In this paper, we propose some improvements for the problem of time series prediction with neural networks where a medium-term prediction horizon is needed. In particular, the ionospheric prediction service of the french Centre National d' ' Etudes des T'el'ecommunications needs a six-month ahead prediction of a sunspots related time series which has a strong influence on wave propagation in ionosphere.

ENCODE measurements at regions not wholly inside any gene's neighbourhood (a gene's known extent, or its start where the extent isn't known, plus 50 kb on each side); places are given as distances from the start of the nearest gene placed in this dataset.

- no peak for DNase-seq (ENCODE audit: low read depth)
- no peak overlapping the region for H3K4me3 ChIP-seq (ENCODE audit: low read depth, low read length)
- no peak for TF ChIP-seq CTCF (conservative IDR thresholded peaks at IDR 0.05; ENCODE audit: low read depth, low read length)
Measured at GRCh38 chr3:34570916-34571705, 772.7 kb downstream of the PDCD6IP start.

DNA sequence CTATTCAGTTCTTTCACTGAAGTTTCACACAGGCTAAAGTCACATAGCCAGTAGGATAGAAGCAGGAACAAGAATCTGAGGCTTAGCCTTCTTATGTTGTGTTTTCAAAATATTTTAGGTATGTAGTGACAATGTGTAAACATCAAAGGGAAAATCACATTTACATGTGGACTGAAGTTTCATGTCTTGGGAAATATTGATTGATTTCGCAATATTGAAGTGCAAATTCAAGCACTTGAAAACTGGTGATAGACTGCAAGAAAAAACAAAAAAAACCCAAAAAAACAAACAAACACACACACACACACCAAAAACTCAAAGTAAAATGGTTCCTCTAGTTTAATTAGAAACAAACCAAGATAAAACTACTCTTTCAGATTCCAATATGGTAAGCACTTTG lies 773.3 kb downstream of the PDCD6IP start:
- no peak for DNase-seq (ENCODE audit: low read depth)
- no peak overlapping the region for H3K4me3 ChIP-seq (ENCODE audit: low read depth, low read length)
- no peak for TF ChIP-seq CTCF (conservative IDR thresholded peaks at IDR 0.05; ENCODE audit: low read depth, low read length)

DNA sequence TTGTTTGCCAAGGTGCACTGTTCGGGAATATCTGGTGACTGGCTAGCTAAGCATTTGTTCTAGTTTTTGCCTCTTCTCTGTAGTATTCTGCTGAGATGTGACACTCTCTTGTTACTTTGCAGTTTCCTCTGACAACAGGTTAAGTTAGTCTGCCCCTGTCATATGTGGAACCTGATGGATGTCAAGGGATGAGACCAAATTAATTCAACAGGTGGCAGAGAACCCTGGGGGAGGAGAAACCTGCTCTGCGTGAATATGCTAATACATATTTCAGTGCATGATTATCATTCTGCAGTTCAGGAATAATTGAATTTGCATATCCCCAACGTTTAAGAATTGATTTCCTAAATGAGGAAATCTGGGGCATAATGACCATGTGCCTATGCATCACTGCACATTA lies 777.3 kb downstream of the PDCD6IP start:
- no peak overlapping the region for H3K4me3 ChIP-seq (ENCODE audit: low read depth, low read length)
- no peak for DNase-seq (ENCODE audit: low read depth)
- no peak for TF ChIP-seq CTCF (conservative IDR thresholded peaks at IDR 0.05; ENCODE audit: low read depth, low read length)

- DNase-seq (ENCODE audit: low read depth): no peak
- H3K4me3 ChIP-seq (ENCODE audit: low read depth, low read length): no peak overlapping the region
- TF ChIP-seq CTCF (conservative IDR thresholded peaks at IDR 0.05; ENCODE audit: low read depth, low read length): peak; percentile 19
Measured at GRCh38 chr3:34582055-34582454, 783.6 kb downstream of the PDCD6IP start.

An application of time series prediction, to traffic forecasting in ATM networks, using neural nets is described. One key issue, the number of data points needed to be included in the input representation to the net is discussed from a theoretical point of view, and the results are applied in the model under discussion. Experimental results are discussed and analysed.